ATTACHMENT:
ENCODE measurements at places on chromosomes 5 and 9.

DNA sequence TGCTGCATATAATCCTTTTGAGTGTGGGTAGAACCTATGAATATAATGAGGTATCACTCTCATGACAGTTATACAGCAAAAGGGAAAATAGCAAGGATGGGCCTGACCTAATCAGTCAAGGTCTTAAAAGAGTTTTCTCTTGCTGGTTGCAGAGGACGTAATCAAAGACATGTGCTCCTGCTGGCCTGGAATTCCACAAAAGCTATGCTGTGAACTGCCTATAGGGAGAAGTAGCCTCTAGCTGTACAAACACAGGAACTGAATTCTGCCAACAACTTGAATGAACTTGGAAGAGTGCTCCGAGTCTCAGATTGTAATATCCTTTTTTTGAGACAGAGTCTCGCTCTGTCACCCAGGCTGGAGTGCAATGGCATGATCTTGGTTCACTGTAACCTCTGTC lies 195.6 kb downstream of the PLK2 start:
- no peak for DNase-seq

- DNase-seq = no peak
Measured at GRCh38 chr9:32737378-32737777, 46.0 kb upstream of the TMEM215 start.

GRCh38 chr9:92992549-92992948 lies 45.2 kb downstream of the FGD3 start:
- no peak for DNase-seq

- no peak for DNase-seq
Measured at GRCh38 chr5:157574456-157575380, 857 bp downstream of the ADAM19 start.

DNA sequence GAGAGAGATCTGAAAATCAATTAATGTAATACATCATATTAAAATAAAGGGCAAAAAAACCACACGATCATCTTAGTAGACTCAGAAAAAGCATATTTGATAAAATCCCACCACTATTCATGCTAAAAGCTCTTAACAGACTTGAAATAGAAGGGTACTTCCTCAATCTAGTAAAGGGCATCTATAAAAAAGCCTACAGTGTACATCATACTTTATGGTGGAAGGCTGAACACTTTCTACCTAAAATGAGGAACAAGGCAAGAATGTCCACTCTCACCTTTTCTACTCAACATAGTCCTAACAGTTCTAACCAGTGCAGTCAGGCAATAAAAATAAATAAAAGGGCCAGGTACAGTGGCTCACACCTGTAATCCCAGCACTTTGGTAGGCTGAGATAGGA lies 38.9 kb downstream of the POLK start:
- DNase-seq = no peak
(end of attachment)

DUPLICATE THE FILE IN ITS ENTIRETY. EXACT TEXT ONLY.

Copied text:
ENCODE measurements at places on chromosomes 5 and 9.

DNA sequence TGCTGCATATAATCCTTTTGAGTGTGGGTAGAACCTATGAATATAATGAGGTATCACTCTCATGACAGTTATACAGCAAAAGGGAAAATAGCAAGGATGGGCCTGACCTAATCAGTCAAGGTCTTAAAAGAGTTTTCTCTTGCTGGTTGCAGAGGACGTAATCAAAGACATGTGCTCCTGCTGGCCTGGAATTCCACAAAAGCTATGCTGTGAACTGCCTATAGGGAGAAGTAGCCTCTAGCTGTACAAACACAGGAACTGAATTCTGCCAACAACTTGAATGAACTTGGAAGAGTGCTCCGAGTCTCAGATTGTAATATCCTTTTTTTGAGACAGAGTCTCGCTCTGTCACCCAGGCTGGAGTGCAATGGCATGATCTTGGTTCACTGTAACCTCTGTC lies 195.6 kb downstream of the PLK2 start:
- no peak for DNase-seq

- DNase-seq = no peak
Measured at GRCh38 chr9:32737378-32737777, 46.0 kb upstream of the TMEM215 start.

GRCh38 chr9:92992549-92992948 lies 45.2 kb downstream of the FGD3 start:
- no peak for DNase-seq

- no peak for DNase-seq
Measured at GRCh38 chr5:157574456-157575380, 857 bp downstream of the ADAM19 start.

DNA sequence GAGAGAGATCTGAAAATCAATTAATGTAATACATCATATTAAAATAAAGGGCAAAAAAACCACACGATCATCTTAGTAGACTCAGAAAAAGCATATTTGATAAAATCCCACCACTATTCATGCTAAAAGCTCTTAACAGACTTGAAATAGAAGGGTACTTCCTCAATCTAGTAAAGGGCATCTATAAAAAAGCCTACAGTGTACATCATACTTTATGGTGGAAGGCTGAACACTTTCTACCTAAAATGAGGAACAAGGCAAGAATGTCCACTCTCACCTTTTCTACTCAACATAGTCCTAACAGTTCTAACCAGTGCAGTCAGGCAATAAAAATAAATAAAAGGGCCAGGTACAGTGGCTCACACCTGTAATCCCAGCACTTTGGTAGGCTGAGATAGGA lies 38.9 kb downstream of the POLK start:
- DNase-seq = no peak